| Focus 1/1 | Monsoons

The discovery of the monsoons


The term “monsoon” appeared in French at the beginning of the 17th century, from the Dutch “monssoen ” or the Portuguese “monçao”, terms that these navigating nations had borrowed from the Arabic “mausim” designating the season of winds favourable to navigation towards India. But the history of the monsoon is much older. More than 4,000 years ago, Mesopotamian tablets already mentioned maritime exchanges with the Harappan civilization of the Indus Valley. Closer to our time, Aristotle evokes the alternation of monsoon winds in “The Meteorologicals” [1] (Book II, Chapter 5), written around 334 BC: “… in the southern sea beyond Libya (i.e. the mouth of the Red Sea, the Gulf of Aden and the western Arabian Sea), the winds from the east and west always blow unceasingly in alternation”. His contemporary Nearchus, who was commissioned by Alexander the Great in 325 BC to pilot a fleet of 120 ships from the mouth of the Indus to the Persian Gulf, had to wait several months for the headwinds of the summer monsoon to subside. Nearchus is often considered as the initiator of the Indian Ocean maritime route which was followed after him, in both directions, by Greek, Phoenician, Byzantine, Indian, Chinese and especially Arab navigators.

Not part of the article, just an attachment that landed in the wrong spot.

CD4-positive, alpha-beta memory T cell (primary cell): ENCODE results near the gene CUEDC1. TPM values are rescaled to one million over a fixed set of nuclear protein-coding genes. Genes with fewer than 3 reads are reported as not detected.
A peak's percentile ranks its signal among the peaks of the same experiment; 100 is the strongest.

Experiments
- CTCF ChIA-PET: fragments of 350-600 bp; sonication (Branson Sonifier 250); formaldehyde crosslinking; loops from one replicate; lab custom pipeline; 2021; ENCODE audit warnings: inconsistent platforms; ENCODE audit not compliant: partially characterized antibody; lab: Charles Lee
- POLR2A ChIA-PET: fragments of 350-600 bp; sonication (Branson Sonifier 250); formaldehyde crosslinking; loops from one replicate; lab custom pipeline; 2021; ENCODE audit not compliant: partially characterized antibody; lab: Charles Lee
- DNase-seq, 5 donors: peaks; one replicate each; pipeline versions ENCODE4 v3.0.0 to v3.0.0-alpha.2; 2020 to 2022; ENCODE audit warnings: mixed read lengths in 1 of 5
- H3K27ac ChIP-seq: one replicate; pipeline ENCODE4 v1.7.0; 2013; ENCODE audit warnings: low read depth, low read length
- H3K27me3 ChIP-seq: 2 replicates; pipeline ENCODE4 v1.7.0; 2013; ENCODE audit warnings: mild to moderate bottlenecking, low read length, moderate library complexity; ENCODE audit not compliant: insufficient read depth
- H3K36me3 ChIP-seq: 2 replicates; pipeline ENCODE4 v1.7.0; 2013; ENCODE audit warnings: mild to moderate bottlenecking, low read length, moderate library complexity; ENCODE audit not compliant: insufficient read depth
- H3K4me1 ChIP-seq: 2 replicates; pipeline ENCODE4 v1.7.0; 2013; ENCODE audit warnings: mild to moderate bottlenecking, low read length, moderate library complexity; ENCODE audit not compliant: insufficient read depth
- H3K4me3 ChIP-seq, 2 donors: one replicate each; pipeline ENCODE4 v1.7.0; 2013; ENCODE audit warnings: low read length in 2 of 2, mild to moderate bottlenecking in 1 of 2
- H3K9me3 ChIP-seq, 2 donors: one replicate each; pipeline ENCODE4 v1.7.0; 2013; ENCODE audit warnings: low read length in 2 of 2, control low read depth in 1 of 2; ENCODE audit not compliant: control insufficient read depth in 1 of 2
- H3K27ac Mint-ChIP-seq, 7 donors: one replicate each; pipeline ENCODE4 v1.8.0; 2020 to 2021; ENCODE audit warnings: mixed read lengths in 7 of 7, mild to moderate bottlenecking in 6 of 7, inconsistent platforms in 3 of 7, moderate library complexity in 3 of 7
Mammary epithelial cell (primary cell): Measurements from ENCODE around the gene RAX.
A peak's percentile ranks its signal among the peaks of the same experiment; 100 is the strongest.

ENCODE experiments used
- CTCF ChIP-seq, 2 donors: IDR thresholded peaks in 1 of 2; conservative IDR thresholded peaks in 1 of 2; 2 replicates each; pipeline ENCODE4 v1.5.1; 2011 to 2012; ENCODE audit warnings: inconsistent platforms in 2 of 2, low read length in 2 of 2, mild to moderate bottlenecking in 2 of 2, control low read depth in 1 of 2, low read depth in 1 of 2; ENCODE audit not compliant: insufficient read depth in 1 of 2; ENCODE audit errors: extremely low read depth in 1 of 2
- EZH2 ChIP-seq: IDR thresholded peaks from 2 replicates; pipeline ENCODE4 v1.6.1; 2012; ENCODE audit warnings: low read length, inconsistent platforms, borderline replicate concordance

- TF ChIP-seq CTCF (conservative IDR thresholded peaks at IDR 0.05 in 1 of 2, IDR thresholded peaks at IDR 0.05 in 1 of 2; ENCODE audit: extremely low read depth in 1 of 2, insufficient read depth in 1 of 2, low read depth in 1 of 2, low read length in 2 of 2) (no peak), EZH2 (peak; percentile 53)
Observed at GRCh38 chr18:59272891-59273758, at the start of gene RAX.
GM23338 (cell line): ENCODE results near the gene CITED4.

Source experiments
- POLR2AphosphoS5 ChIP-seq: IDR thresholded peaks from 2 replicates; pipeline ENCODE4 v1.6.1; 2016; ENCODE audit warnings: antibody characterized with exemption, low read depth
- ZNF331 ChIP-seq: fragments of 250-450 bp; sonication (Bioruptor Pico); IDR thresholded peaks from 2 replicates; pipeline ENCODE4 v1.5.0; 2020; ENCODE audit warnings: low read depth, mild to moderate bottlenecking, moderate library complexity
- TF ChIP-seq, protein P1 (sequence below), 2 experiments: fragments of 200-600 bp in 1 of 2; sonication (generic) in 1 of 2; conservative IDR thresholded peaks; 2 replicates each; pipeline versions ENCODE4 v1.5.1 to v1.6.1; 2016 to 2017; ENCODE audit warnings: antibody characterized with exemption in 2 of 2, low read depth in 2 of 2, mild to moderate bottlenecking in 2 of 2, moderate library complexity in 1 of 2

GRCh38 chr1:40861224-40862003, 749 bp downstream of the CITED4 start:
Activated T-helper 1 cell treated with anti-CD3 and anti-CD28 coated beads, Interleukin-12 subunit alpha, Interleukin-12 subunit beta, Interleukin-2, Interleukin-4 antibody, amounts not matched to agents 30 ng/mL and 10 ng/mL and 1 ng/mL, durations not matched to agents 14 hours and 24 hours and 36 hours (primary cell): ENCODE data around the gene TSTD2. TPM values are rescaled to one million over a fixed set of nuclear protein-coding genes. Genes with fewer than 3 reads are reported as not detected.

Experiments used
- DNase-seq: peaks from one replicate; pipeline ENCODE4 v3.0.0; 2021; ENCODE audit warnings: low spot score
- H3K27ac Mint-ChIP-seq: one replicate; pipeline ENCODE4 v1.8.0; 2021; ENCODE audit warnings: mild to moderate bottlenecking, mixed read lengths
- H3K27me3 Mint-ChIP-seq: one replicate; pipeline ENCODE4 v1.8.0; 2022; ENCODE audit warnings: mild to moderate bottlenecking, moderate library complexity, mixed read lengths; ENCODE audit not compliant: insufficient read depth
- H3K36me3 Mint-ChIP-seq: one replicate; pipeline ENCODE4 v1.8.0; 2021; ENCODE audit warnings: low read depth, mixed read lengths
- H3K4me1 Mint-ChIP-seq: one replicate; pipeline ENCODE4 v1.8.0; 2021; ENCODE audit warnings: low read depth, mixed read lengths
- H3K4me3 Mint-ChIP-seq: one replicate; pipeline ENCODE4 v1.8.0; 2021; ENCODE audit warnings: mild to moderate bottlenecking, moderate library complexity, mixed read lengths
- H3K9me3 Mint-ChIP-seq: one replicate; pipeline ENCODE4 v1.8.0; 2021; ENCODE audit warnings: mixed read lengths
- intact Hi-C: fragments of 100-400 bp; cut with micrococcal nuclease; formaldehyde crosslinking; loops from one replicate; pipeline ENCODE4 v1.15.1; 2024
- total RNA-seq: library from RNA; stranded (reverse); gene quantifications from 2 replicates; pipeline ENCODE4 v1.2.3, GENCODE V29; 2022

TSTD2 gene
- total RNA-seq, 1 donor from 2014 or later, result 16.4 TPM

During the Abassid dynasty (8th-12th centuries), dhows of three to four hundred tons provided regular trade links between Arabia and India. They took advantage of the alternating monsoon winds on the Indian Ocean, going out in spring and summer with a south-westerly tailwind and returning in autumn and winter with a north-easterly wind. The knowledge of navigation in the Indian Ocean is described at the end of the 15th century in several works by the poet, navigator and cartographer Ahmad Ibn Mâdjid [2]. Legend has it that he was the Arab pilot entrusted by the Sultan of Malindi (on the coast of present-day Kenya) to the Portuguese navigator Vasco da Gama, who was inexperienced in this unfamiliar ocean, enabling him to arrive in Calicut, in southern India, on 20 May 1498, after a 27-day crossing. The intensification of maritime trade between Europe and Asia from the 16th century onwards led to a better knowledge of the meteorological and oceanic conditions of the Indian Ocean crossings. The information recorded in the logbooks then became jealously guarded trade secrets.

Dhow. [Source: Pearson Scott Foresman, Public domain, via Wikimedia Commons]